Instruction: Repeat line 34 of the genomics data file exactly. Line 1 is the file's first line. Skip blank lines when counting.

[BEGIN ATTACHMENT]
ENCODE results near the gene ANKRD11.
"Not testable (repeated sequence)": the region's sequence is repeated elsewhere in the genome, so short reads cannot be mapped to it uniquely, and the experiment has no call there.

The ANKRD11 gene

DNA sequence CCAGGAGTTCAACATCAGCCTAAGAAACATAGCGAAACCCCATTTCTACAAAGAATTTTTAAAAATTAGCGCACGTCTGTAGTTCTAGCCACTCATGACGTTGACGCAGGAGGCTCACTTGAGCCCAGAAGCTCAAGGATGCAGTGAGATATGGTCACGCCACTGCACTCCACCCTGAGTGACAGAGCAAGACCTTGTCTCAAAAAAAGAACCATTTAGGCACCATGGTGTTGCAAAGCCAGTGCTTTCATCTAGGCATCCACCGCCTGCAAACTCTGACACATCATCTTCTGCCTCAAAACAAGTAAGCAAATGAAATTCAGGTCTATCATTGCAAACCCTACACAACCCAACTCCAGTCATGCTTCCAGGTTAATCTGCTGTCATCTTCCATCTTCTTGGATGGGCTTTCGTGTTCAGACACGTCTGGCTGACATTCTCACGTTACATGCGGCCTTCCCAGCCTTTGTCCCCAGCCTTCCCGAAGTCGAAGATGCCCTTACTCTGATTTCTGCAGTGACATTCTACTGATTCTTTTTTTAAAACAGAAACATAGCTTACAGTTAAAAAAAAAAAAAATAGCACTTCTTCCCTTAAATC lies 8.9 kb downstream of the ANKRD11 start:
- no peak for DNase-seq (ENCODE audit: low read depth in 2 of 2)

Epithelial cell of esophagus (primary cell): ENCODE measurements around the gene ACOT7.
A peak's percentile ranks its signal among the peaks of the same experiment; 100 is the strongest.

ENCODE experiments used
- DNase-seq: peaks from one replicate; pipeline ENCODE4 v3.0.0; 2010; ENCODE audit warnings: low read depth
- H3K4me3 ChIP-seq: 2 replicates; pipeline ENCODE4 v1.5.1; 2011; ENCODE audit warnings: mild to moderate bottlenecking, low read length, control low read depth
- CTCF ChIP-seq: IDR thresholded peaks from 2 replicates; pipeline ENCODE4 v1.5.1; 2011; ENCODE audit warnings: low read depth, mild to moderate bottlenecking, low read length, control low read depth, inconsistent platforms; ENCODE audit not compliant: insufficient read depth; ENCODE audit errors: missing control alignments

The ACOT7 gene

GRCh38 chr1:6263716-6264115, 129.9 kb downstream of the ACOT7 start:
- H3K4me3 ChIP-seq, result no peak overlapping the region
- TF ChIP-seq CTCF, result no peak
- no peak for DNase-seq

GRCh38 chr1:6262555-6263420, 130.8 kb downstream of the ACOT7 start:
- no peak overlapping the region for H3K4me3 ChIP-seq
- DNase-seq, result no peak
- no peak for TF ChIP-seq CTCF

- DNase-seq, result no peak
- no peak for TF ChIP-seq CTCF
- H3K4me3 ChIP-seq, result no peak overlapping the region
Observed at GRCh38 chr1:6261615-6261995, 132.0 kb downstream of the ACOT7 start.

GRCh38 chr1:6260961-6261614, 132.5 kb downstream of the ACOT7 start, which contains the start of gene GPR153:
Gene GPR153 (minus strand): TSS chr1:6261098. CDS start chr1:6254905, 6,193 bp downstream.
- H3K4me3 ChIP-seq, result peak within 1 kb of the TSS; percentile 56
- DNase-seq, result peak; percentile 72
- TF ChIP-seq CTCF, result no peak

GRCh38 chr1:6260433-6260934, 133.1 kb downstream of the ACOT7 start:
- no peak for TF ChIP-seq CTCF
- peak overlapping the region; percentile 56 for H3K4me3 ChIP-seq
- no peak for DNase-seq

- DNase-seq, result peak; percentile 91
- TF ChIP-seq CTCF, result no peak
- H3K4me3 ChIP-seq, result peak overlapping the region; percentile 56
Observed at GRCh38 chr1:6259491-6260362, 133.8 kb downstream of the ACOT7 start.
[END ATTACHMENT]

- DNase-seq, result peak; percentile 91